And that included choosing just the right equipment for the new facility. Taking responsibility for the equipment selection, Fender first made a visit to a facility in Raleigh, NC to look at a particular piece of equipment, and then went to an Idaho facility to compare. After that visit, it was discovered that the equipment was very similar and was selected after seeing it in operation in Idaho—at that time it was the only facility operating that type of equipment. After tentatively selecting that equipment, Fender wanted to get its maintenance background and went back after it was in operation for a year and then two years to evaluate. At that point, Fender and the engineering firm took a trip to Idaho to give it a final evaluation and it was determined to have the best maintenance record.

In all, it took about eight years from about the time that the old transfer station was supposed to have closed until the new facility actually opened, allowing time for committee decisions, engineering firm and equipment selection, design development and construction of the facility. “The time it took to build the facility was well worth it,” says Fender. “Other than normal maintenance such as mowing the grass and maintaining the pavement, the facility has been basically maintenance free since we opened in 2006. When we started the process, we wanted a facility that would be as maintenance free as possible for 20 years. In addition, during the selection of the design, we didn’t use any asphalt—all our pavement is concrete and in line with the Virginia Department of Transportation.”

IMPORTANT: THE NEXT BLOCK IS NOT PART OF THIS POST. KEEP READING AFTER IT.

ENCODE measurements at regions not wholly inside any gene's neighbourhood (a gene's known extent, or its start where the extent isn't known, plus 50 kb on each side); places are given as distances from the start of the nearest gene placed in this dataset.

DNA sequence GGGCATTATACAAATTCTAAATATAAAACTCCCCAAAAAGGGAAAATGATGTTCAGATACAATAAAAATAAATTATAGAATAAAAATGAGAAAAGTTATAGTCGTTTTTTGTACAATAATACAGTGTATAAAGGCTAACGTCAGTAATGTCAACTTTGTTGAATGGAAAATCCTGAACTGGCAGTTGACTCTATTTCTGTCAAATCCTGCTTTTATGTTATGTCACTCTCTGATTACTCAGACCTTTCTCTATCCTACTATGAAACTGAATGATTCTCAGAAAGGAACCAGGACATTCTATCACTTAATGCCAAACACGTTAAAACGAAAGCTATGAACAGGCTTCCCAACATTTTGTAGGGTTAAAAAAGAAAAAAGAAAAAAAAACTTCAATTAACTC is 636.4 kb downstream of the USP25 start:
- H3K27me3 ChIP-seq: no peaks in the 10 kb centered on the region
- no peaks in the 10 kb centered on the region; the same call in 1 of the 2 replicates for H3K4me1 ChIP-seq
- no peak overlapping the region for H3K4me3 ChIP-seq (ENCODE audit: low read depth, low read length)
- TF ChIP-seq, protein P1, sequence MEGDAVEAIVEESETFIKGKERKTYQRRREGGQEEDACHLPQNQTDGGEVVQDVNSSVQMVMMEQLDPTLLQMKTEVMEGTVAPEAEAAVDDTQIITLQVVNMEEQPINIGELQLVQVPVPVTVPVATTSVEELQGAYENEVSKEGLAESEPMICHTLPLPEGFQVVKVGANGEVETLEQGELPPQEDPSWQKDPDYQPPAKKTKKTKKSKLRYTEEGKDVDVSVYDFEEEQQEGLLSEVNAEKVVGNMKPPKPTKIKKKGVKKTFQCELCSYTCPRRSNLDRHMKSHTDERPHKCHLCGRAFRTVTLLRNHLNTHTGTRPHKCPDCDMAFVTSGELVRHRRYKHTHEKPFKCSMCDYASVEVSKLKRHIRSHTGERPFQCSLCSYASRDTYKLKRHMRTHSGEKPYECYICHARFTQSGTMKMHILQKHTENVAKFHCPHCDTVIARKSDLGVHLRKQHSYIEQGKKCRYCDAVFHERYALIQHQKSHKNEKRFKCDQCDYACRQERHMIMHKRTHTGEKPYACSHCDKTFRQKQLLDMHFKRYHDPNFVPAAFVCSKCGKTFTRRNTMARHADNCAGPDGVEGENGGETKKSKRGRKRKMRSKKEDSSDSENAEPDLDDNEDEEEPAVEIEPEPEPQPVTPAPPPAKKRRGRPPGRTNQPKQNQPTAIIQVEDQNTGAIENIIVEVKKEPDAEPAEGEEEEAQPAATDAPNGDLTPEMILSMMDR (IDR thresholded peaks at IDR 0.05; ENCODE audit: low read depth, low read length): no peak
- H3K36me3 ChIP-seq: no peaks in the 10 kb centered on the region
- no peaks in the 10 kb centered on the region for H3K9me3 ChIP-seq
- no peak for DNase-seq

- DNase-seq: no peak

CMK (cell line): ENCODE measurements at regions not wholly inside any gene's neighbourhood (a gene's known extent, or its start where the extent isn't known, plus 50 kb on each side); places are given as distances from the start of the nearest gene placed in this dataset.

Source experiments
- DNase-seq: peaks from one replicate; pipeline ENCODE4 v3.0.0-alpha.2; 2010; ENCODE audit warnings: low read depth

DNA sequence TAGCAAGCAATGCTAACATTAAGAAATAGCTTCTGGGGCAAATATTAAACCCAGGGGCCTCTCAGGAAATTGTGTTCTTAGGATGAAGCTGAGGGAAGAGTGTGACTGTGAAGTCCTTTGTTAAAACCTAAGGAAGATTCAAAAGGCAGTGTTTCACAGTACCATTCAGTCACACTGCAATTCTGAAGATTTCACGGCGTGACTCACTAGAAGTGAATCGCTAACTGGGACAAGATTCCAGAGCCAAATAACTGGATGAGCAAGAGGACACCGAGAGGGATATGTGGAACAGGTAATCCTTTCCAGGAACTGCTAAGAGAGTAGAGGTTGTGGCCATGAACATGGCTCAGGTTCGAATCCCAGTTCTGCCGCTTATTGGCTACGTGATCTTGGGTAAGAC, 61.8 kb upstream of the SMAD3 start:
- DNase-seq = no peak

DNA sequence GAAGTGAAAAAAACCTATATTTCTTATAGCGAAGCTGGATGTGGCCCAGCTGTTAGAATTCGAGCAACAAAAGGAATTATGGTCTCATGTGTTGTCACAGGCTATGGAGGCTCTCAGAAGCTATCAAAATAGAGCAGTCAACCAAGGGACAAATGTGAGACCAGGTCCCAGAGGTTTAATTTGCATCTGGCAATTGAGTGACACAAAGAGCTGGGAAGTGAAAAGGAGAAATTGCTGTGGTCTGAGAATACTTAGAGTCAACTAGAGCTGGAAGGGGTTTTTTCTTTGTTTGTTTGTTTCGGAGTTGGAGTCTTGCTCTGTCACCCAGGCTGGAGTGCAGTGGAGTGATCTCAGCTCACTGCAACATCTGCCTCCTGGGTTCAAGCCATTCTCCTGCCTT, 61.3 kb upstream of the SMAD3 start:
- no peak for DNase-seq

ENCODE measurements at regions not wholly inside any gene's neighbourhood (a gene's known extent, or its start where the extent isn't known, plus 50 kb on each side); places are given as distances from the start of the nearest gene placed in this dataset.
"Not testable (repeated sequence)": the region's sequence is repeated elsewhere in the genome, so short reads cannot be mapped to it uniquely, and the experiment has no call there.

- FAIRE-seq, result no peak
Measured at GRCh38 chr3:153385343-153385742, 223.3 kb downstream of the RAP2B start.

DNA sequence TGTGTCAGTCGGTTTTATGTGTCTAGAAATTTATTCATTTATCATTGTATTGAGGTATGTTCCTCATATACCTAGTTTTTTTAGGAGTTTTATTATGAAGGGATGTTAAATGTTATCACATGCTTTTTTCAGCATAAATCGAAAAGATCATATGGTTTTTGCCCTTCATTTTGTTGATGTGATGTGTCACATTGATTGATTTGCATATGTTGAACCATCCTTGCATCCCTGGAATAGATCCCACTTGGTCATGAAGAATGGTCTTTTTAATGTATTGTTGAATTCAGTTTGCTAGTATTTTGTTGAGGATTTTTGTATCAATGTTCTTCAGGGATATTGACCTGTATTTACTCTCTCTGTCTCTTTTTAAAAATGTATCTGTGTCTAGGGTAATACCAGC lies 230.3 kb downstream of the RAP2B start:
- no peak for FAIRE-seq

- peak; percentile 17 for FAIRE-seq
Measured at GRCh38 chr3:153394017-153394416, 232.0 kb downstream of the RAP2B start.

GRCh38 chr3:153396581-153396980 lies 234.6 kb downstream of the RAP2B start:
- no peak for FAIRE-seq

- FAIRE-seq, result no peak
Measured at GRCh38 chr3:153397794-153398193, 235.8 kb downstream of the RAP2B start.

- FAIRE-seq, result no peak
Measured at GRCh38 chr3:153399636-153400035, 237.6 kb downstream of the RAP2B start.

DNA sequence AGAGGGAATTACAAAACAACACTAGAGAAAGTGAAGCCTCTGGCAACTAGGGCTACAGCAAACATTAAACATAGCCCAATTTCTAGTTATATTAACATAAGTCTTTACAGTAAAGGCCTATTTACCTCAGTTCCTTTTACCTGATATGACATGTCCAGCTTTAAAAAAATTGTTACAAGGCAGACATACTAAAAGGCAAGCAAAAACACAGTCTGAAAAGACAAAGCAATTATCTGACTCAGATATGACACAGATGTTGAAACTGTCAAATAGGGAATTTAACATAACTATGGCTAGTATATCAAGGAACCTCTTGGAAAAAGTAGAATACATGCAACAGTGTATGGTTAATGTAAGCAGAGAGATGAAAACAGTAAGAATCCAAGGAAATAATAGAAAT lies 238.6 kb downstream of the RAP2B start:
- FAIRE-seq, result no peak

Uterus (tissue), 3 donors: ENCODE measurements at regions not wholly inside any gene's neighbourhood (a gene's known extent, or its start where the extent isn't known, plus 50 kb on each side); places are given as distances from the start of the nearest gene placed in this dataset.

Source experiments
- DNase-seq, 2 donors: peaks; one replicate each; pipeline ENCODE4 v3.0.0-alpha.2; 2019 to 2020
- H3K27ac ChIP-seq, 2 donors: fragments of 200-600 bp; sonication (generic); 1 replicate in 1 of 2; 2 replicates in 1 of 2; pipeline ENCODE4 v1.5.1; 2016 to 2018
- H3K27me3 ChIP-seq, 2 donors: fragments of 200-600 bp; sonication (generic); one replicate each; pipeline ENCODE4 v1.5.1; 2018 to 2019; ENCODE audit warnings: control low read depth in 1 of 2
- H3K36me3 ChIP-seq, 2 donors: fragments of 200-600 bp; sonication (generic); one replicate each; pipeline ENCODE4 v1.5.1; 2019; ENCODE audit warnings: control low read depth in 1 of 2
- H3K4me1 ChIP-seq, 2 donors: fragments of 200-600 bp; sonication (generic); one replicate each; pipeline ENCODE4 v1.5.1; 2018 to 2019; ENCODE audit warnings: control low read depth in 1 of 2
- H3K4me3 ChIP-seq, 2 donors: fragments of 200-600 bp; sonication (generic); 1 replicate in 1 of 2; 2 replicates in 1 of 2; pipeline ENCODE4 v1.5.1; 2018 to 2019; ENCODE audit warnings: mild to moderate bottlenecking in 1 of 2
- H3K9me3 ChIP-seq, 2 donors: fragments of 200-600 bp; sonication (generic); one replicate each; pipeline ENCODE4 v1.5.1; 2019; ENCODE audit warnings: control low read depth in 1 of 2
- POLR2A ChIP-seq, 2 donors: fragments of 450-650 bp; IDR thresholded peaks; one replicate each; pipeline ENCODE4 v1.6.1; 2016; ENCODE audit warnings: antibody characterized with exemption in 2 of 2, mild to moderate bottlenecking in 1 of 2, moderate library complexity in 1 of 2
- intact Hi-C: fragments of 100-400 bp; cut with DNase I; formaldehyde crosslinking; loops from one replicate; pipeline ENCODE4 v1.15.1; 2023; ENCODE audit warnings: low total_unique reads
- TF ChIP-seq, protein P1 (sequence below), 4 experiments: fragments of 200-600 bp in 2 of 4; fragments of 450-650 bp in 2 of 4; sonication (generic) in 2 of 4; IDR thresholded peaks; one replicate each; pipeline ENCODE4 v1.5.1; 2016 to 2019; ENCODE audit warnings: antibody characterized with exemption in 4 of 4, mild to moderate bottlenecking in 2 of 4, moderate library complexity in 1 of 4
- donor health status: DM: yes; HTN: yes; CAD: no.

Economic Impact

Although Fender says that their number one problem is budget issues, he is keeping optimistic about the industry and economy. “Being a local government, we are all going through hiring freezes. I’ve got some open positions vacated from people who retired, so we’re not working with a full staff. We also are looking at other ways to cut costs in our budgets—every department in the city has faced that. However, I believe that the waste industry is the first place you notice a recession and a recovery. Many smaller companies are especially beginning to buy containers, which means they are looking at enlarging their service areas and taking on new customers.”

Currently the City of Salem’s transfer station is doing well. “We would like to get more waste in because it helps the economics of the facility, but we’ve noticed over the last month and a half that the recycling markets have picked up and we are starting to see more construction debris. From my observations, the economy is beginning to gain ground once again.”

For more information about the City of Salem, VA’s Transfer Station, contact James M. Fender Jr., Director of Solid Waste Management, at (540) 375-3052 or [email protected].